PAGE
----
STEP-BY-STEP GUIDE TO BRINE SHRIMP CULTURE1. Start with one bottle first. Make sure that it is washed thoroughly to get rid of the smell and taste of soft drinks. You may use a diluted Clorox solution to disinfect it, but be sure to rinse off the Clorox and do not allow any Clorox to drop into your brine shrimp culture or fish tank. 2. Pour stored water into the bottle until it is about 2 cm below the rim. The water should have been stored and aerated for at least a day to get rid of the chlorine. This amount of water should yield a brine shrimp culture of about 1.2 litres. 3. Put the combination hydrometer/thermometer into the water, and put about two and a half spoons full (the 5 ml size spoon) of sea salt into the water. At this stage, I use the baster to pump the solution, taking care not to spill it. You can hear the salt crystals swishing about at the bottom of the bottle as it is agitated and dissolved. Check the hydrometer to see whether the mark 1.020 on it (usually marked with a green line) is level with the salt solution. If not enough, add some more salt a little at a time, and mix again with the baster until the measurement is correct. If you do not have a baster, you can use your air tube to aerate the solution but this method will take a longer time, and can get quite messy, as the bubbles from the strong aeration burst and you may find a white coating of salt and brine on your nearby tank, etc. I prefer to use an air tube weighed down by a strip of lead around one end, rather than an air-stone, as the latter clogs easily in the salt solution, and also the fine bubbles from the air-stone are more likely to leave a layer of salt dust and brine on the nearby tank and other objects. 4. After the salt solution is of the required salinity, remove both the air tube and hydrometer from the culture bottle, and put them temporarily into your fish tank. Then measure and put one-half or slightly more than half spoon (the 2.5 ml spoon) of brine shrimp eggs into the solution. The reason for taking out the hydrometer and air-tube temporarily is that brine shrimp eggs are very light, and will stick to objects as well as to the side of the bottle if the water is agitated while the brine shrimp eggs are poured into it. By putting the eggs into a completely still solution for about half to one hour, a lot of the eggs will become wet by themselves, and sink into the solution. This will give a higher yield of brine shrimps. After half an hour or so, put back the hydrometer and air-tube into the brine shrimp solution, and turn on the air to bubble slowly. Most of the eggs will begin to sink into the water. 5. The brine shrimps will start hatching in about 24 hours. You should wait a few more hours if you observe that the nauplii (newly hatched brine shrimps) are still attached to their egg shells as the shells are not palatable to the fish fry and may cause digestive problems if eaten by the fry. 6. Once the nauplii are ready for feeding to the fish fry, shut off the air supply to the brine shrimp culture. Wait about 15 minutes for the brine shrimp solution to settle. The empty egg cases will float to the top, while the unhatched eggs will settle at the bottom of the solution. Get ready your baster and fine brine shrimp net and an empty plastic container, to harvest the brine shrimps. You may also want to shine a bright light or flashlight at the side of the brine shrimp culture in order to attract and concentrate them in one location for easier harvesting. 7. When you are ready to feed the fish fry, shut off the air supply to the filter in the fry's tank (to prevent the brine shrimp from being sucked into the filter). To harvest the brine shrimp with the baster, squeeze out the air from the baster first before dipping it into the solution, aim the tip of the baster in the middle of the solution where the brine shrimps concentrate, and slowly suck in the brine shrimp before lifting out the baster, and straining the brine shrimps into the fine net over the empty plastic container. You can see the reddish colour of the tiny brine shrimps in the fine net. Depending on the number of fry that you have to feed, you may want to repeat the harvest a second or third time, taking care not to agitate and mix up the solution in the brine shrimp culture. If you do not have a baster, then you might want to use a length of air-tubing to siphon out the brine shrimp from the culture into the fine net over an empty plastic container. With this method, you have to be quick so as not to get a mouthful of brine shrimp when you suck to start the siphon, as well as to stop the harvest when sufficient brine shrimp has been siphoned out. 8. The fine net with the strained brine shrimp may be washed gently with tap water in order to make the brine shrimp less salty, taking care not to wash away the brine shrimp, before it is used for feeding the fish fry. I do not bother to wash away the saltiness of the brine shrimp when feeding my molly fry as a little salt does them no harm. After about 10 - 15 minutes when the fry has consumed the brine shrimps, you should not forget to turn on the air supply to the filter. A watch with a timer function is useful as a reminder. 9. In the meantime, the salt solution collected in the empty container may be poured back into the brine shrimp culture if there is still a lot of brine shrimps left in it, or it can be discarded (not into your flower pots or plants or tank as it is salt water) if the density of the brine shrimp is visibly less. In the latter case, as the brine shrimp solution is drained down with each feeding, you should plan to start the second culture of brine shrimp in the other bottle, bearing in mind that it takes about 24 hours for a new batch of brine shrimp to hatch. When the culture in use is almost finished, wash out the contents thoroughly with clean water, making it ready to start a new culture when needed. 10. If each bottle of your brine shrimp culture can last a few days, you might want to feed your brine shrimp. Make a yeast solution in a small bottle by mixing some yeast with a little water from your fish tank. When the solution is milky, use the baster to feed a few drops into the brine shrimp culture, and store the bottle of yeast solution as well as the unused yeast in another small bottle in the refrigerator. Do not put the yeast powder directly into the brine shrimp culture, as this is likely to lead to overfeeding of the brine shrimp, and making the solution cloudy. Brine shrimps are filter feeders, so it is not necessary to have strong aeration in the brine shrimp culture, or else they will spend too much energy struggling against the current. 11. It is not necessary nor desirable to feed your fish fry exclusively on brine shrimps. After a few days, you should start introducing flakes to your fish fry, and this can be supplemented with shrimp pellets as the fry gets older. Brine shrimp is salty, and fish fry may not grow well if fed exclusively on brine shrimp. 12. It is economical to feed fish fry with brine shrimps, as a bottle of brine shrimp eggs can be used to hatch countless batches of brine shrimps. Brine shrimps provide a good source of food for fish fry, as the fry are more likely to get equal share of the brine shrimps during feeding time, resulting in uniform growth of the fry. Furthermore unlike other forms of live food such as tubifex worms, brine shrimps are not known to contain pathogens or contaminants which can endanger the health of your fish.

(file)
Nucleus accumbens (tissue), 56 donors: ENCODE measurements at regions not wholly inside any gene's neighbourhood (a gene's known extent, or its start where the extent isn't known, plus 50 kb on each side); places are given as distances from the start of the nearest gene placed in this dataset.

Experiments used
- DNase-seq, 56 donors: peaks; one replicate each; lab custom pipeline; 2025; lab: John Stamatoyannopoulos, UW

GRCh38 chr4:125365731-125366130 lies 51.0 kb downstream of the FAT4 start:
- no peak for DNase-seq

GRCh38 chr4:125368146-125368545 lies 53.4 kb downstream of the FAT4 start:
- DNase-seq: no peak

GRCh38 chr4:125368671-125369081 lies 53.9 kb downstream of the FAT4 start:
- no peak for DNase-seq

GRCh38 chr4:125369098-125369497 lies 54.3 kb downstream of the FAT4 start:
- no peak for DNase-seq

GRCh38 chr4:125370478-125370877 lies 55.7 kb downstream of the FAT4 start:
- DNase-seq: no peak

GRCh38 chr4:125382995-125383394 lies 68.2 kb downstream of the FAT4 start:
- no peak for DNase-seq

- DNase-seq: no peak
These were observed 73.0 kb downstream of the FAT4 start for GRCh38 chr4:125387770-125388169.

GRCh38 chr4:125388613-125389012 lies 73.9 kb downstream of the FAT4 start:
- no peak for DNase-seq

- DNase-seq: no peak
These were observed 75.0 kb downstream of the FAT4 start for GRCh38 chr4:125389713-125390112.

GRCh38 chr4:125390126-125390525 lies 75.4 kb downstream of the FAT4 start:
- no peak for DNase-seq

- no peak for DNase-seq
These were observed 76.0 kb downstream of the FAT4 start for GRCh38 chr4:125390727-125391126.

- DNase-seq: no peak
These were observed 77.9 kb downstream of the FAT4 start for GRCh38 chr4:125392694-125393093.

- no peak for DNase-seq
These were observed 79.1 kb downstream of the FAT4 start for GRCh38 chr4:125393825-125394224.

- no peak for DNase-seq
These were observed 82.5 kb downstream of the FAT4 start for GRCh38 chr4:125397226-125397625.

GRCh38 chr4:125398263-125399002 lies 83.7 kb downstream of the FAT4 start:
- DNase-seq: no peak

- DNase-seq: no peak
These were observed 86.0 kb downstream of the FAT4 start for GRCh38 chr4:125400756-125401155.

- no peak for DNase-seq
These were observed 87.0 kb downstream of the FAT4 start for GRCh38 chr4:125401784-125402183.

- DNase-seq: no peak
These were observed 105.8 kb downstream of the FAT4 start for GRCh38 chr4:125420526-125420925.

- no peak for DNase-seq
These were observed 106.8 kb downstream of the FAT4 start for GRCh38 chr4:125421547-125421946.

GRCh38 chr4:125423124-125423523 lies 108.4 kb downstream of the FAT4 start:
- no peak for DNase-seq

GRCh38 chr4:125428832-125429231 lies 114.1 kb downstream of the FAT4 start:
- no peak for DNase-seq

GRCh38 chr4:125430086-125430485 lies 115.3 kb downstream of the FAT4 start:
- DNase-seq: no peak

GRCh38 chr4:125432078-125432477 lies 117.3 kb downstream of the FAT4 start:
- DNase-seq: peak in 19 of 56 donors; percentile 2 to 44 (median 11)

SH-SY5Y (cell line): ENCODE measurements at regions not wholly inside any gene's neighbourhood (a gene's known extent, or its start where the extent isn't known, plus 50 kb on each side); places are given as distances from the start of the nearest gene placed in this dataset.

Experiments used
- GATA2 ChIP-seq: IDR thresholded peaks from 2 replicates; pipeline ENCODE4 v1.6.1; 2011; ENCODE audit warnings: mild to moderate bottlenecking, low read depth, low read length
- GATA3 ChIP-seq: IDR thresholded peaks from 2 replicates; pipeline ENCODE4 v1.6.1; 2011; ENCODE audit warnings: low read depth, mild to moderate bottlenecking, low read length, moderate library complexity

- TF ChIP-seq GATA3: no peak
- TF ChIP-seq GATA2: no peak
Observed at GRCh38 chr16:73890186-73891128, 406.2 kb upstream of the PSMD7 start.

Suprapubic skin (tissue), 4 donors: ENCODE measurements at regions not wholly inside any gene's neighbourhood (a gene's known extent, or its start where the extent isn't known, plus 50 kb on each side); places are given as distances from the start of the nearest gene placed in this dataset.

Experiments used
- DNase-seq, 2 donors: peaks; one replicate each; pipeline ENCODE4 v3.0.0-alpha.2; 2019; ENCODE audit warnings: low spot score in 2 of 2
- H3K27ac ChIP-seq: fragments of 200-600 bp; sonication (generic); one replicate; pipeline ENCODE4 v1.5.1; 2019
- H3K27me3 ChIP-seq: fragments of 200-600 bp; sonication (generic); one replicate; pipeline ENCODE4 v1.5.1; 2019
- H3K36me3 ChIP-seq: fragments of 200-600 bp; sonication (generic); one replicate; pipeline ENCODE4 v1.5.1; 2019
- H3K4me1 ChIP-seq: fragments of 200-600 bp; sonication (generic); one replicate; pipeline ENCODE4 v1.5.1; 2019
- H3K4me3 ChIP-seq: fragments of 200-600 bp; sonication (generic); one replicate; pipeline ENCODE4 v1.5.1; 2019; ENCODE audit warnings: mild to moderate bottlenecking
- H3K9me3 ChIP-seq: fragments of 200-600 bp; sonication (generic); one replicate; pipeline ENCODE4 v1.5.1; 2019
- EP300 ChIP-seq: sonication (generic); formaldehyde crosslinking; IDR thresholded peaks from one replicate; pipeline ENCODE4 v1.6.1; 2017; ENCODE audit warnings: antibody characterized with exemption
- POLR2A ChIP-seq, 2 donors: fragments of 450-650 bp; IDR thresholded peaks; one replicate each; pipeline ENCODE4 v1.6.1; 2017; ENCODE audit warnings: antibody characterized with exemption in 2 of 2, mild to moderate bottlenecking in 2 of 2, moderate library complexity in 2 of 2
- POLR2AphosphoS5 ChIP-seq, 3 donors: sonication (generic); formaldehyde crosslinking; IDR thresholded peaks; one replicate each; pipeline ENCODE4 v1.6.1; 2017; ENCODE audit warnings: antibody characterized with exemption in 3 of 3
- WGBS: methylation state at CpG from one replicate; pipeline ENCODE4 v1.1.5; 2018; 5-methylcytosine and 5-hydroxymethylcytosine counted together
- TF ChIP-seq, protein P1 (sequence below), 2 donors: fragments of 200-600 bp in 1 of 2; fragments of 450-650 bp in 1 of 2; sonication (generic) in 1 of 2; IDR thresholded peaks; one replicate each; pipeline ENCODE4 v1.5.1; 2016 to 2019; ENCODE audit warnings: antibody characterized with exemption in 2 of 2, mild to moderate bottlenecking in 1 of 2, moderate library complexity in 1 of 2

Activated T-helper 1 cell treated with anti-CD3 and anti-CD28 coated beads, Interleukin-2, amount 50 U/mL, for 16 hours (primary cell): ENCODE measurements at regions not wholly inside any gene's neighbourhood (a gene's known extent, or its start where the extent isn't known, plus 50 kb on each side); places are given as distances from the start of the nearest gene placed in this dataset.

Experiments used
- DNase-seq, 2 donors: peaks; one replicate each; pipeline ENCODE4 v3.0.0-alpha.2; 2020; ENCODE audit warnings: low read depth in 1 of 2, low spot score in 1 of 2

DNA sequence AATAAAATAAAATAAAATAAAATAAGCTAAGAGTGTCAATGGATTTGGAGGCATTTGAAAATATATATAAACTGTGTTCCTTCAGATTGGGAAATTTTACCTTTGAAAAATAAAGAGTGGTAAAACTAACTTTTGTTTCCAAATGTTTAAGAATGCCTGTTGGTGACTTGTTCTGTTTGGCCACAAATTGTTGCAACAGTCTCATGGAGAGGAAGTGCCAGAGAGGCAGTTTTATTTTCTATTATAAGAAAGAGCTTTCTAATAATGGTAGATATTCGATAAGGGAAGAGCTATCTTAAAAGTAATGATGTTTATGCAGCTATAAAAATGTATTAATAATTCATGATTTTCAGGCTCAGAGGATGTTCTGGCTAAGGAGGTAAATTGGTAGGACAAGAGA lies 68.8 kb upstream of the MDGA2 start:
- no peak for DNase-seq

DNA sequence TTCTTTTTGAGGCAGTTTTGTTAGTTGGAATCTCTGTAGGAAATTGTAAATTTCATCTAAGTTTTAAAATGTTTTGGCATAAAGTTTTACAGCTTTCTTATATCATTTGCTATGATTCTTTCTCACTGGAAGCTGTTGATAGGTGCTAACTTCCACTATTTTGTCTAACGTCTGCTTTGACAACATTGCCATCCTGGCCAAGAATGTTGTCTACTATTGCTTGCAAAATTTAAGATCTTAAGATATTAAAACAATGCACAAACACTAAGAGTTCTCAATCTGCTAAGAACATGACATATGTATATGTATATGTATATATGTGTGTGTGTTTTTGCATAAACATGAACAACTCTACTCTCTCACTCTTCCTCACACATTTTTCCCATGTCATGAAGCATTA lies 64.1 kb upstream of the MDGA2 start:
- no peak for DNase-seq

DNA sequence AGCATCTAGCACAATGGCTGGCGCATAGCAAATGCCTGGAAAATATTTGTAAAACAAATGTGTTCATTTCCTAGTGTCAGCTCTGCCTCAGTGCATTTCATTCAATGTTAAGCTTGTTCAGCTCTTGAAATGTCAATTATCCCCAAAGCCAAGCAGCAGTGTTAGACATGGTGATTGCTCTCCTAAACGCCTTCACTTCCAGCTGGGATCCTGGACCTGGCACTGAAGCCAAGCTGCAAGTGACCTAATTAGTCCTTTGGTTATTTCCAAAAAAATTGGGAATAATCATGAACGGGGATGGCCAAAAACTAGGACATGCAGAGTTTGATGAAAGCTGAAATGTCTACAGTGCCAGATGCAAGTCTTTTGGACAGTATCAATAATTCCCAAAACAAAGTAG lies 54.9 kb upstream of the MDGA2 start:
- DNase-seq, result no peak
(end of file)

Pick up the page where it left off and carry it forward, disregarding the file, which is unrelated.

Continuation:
Click here to return to Teo Soon Bock's Home Page.